Standing outside an appointment, waiting for the car, I noticed a guy going past with a bundle on his head.
It was a bundle of secondhand clothes -- Africa is full of secondhand clothes from America and Europe -- wrapped and labelled: "Children's clothes, 45 kg".
"Huh," I said to the translator, "that guy is carrying 45 kilos on his head."
He shrugged. "There are guys who can carry 100 kilos."
"On their heads?"
Silence for a bit. Another guy went past with a bundle. A couple of minutes later, another.
"Where are they going?"
"To the central market." He nodded down the street. Sure, the central market was just a couple of blocks away.
"Okay... where are they coming from?"
"The port?" The port is 4 km -- say, two and a half miles -- away.
"It's very simple, Doug. You are a commercant and you have, let's say, some tonnes of these clothes? You could get a truck to bring them from the port. Or you can pay a hundred of these guys 500 francs each to do it."
Okay, some math. 500 francs is about 45 cents. 45 cents to walk five miles, half of it with 100 pounds on your head.
Well: from the commercant's point of view, that's $45. Would it cost him more than $45 to hire a truck to go to the port and back? Possibly. 45 kilos x 100 is 4.5 tonnes. You won't get that in the back of a pickup; you need a real truck, albeit a small one. If the commercant doesn't own a truck, leasing it for a couple of hours could easily cost that much.
What about the porters? Well, $0.45 per trip. Say they make four round trips per day, that's $1.80 per day. If they work 200 days per year, that would be $360 per year, or $30 per month. By Burundian standards, this is... um, I can't say "good"... but "better than many, and not as bad as most". It's higher than the average per capita income.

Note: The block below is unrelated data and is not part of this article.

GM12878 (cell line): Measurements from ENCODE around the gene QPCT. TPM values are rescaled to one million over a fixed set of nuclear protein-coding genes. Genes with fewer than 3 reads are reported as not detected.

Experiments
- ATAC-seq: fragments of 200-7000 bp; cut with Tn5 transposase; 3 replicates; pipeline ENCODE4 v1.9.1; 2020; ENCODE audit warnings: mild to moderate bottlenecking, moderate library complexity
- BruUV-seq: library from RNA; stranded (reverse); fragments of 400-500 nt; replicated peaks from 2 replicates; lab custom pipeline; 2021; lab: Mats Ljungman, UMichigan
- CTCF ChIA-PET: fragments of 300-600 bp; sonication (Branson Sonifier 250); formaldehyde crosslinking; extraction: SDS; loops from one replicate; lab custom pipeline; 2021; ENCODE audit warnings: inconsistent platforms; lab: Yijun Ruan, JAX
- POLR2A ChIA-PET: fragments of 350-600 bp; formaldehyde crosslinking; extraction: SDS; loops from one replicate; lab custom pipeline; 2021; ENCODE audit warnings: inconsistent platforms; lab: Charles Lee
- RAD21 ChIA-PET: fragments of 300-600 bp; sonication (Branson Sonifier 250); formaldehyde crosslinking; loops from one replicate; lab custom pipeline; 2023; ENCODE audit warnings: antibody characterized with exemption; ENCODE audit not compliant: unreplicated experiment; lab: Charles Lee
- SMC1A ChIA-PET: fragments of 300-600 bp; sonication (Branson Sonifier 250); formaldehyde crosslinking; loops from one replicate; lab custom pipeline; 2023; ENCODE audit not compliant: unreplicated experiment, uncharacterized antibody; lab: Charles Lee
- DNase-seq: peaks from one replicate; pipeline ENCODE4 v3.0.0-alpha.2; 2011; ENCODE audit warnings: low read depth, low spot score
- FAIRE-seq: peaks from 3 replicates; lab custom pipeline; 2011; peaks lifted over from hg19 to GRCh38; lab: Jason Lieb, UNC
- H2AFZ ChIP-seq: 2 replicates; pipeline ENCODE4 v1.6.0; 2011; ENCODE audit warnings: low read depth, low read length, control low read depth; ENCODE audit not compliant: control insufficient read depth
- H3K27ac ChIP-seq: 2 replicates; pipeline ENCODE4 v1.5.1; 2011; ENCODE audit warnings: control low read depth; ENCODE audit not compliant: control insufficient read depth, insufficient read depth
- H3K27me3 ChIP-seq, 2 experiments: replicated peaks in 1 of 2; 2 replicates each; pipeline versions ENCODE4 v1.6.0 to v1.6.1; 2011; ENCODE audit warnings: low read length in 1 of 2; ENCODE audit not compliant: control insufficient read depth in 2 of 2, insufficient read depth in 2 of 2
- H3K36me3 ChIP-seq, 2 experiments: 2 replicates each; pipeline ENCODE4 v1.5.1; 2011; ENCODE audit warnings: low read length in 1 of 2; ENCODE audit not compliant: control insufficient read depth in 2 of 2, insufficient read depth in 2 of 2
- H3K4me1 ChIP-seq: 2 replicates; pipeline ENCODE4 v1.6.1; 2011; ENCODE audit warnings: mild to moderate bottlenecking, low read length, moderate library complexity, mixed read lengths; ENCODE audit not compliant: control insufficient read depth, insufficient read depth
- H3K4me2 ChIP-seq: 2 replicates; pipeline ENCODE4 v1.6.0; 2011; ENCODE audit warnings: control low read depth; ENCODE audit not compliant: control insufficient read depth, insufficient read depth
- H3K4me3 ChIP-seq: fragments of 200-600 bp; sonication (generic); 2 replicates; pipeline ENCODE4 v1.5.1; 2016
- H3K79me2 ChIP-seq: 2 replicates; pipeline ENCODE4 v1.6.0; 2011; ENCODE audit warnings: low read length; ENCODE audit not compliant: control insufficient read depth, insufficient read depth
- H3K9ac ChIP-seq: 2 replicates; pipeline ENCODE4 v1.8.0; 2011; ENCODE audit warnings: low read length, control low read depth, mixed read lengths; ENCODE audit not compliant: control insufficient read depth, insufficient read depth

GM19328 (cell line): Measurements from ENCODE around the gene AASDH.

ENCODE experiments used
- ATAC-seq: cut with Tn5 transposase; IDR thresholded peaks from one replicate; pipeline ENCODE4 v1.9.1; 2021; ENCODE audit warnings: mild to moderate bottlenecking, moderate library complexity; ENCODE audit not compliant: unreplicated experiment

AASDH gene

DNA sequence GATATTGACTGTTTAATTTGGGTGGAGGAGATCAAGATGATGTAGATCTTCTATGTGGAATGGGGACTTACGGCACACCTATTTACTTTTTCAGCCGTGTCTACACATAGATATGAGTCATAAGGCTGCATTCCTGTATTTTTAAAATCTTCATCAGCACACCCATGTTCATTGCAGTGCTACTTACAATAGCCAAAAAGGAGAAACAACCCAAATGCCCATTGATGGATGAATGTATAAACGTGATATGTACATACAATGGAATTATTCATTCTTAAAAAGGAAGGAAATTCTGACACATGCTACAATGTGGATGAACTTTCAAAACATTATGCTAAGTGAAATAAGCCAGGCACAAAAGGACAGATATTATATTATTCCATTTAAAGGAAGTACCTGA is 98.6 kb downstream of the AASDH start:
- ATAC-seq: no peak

It's not just transport. There's a construction site across the street from our hotel: a new wall, going up around the UN compound. During working hours, it's pretty much a solid mass of humanity. Hundreds of people are working on a job that, in Europe, might use thirty or forty. No heavy equipment beyond a single dump truck -- no bulldozer, backhoes, lifts, or like that. Just women with baskets and men with shovels. At a very rough estimate, I'd say there are five to ten times as many people as there'd be with powered equipment and tools. And if they're getting 20 cents an hour, this may make perfect economic sense. Why invest in an expensive piece of technology -- that requires ever more expensive fuel, and may have to be repaired -- when labor is so cheap?
Burundi may have the cheapest labor on the planet. It's not attracting investment to Burundi, though. More on this anon, if time allows.